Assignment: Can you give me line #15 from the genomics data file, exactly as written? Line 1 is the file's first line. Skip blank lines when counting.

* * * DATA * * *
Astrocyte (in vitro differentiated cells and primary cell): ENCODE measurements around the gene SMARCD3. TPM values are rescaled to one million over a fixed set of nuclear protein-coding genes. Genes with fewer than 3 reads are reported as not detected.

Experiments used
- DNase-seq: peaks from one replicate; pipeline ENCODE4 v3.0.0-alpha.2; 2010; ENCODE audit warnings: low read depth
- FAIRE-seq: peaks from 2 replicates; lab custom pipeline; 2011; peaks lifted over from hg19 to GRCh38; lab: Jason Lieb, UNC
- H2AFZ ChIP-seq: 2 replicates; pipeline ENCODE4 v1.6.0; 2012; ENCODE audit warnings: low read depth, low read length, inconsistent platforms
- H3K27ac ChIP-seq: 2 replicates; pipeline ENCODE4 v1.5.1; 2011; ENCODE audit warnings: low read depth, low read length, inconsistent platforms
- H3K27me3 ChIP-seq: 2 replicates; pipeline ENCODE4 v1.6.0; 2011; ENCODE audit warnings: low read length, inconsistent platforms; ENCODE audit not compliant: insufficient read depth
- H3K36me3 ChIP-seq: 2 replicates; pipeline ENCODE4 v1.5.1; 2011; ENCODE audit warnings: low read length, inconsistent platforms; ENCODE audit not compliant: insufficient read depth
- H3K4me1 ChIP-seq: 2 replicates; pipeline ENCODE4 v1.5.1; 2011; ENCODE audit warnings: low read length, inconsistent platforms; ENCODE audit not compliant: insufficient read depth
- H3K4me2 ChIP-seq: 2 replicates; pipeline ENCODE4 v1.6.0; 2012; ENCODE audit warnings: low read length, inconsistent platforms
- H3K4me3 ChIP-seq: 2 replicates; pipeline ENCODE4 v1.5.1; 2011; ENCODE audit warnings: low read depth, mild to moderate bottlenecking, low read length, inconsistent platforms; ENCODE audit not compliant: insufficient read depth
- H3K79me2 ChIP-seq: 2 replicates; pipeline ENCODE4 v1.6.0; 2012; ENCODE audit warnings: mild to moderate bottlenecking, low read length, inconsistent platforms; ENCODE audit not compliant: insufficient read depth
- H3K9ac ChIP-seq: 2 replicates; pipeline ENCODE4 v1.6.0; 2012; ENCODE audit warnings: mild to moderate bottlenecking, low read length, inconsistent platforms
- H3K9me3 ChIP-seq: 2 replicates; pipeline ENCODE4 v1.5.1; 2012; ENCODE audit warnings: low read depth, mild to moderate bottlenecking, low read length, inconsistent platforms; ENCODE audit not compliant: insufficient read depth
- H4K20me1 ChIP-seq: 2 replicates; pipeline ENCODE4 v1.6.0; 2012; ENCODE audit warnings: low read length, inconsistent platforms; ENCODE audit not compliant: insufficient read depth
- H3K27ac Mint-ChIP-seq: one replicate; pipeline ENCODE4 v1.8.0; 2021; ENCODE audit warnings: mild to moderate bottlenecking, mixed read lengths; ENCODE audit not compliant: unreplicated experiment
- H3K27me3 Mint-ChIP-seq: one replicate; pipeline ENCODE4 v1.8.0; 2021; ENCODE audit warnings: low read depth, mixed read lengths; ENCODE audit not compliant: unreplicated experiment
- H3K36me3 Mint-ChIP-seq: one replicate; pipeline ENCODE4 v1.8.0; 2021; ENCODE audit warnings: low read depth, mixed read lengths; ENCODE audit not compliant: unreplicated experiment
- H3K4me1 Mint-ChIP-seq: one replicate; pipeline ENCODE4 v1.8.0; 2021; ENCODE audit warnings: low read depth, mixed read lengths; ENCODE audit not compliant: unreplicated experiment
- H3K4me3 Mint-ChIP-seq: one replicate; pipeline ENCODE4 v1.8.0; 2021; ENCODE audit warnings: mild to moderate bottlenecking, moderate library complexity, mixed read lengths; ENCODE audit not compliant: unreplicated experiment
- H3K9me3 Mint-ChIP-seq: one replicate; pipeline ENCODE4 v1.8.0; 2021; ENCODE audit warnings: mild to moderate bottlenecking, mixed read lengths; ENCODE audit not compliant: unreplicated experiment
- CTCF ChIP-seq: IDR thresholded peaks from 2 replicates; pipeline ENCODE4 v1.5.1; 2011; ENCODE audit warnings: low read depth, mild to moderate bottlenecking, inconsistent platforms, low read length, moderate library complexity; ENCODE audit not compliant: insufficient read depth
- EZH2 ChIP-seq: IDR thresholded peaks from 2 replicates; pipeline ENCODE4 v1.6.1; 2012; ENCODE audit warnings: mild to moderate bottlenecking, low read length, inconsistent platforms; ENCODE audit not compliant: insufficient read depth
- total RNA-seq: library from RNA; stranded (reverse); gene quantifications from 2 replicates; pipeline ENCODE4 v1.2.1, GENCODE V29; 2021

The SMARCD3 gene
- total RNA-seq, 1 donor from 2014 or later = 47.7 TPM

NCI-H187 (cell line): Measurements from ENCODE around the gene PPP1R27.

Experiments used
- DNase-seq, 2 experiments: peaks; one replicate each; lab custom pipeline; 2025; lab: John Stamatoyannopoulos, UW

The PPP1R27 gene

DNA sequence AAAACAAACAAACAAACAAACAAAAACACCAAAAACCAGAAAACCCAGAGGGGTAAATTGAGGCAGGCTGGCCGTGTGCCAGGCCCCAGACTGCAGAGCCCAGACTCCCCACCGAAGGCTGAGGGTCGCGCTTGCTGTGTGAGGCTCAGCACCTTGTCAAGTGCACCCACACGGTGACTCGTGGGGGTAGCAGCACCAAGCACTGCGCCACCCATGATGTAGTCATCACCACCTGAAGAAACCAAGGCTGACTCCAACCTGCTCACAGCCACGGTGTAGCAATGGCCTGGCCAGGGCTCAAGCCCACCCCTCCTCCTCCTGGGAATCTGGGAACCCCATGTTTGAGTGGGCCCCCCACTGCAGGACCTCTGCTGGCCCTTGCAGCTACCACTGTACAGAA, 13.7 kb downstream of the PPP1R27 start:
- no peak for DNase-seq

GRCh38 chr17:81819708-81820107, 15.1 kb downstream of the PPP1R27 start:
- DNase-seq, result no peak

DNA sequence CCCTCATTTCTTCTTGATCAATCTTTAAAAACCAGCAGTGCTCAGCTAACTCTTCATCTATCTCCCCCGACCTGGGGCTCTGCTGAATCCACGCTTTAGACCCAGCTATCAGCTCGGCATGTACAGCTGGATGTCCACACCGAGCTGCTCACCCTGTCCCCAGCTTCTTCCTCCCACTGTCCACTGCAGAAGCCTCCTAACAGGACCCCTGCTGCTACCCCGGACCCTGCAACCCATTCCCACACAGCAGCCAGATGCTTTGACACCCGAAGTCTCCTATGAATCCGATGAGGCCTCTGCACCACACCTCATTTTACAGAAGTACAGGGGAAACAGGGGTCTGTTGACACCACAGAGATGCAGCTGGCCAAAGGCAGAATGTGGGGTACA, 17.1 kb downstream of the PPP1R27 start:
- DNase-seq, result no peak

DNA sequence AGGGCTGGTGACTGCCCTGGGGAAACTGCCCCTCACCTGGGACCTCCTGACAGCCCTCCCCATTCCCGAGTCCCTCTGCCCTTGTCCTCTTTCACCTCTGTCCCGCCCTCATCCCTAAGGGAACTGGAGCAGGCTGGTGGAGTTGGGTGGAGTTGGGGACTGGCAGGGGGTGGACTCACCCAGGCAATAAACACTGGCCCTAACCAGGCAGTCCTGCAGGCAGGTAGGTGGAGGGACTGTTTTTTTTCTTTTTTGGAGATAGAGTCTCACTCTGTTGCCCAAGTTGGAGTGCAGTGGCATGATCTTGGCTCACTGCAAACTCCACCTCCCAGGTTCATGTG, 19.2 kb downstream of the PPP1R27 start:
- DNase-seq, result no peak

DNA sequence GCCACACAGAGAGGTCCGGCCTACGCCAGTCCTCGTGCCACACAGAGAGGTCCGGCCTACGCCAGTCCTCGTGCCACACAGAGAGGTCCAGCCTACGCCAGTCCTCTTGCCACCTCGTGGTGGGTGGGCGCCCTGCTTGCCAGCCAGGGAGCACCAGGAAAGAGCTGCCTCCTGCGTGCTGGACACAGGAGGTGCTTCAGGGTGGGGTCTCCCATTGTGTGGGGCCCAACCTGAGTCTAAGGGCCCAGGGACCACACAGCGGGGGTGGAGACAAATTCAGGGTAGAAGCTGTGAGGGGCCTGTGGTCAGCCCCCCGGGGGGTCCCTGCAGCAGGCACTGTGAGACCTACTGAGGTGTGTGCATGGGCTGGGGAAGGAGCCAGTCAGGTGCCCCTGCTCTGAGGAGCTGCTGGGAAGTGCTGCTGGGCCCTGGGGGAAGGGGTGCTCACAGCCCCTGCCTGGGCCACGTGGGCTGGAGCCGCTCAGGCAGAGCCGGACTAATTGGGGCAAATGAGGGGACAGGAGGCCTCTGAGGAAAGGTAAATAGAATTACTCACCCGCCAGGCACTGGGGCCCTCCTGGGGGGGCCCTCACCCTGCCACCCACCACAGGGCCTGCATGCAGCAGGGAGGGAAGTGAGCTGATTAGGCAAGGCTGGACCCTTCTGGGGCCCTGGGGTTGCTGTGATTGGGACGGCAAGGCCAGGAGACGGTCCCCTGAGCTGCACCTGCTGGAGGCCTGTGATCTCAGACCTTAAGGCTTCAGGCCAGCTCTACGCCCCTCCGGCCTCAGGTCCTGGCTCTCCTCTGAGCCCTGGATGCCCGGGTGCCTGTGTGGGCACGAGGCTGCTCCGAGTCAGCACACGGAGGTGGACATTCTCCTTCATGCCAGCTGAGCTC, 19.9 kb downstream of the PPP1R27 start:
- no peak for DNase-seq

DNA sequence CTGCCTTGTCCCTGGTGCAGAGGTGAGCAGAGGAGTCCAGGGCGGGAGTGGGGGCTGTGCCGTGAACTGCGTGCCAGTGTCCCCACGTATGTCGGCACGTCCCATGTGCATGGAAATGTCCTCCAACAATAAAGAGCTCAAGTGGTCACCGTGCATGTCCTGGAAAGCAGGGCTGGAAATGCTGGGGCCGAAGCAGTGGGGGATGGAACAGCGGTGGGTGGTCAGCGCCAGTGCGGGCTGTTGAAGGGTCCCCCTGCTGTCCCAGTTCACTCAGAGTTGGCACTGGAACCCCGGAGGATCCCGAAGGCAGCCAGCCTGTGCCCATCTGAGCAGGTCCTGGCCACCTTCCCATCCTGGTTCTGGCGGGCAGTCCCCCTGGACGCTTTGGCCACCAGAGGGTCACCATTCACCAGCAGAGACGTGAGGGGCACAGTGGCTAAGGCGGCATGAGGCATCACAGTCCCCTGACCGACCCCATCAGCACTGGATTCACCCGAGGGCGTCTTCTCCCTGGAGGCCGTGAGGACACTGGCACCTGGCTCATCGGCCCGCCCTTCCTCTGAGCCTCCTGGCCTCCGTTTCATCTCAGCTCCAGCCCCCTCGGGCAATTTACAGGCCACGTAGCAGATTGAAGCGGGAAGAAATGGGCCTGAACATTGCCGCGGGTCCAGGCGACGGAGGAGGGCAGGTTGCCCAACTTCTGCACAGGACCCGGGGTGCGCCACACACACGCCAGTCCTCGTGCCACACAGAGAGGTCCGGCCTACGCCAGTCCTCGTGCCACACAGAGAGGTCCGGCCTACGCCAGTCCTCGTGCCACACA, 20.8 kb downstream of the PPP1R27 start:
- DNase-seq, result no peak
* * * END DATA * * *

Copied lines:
- H4K20me1 ChIP-seq: 2 replicates; pipeline ENCODE4 v1.6.0; 2012; ENCODE audit warnings: low read length, inconsistent platforms; ENCODE audit not compliant: insufficient read depth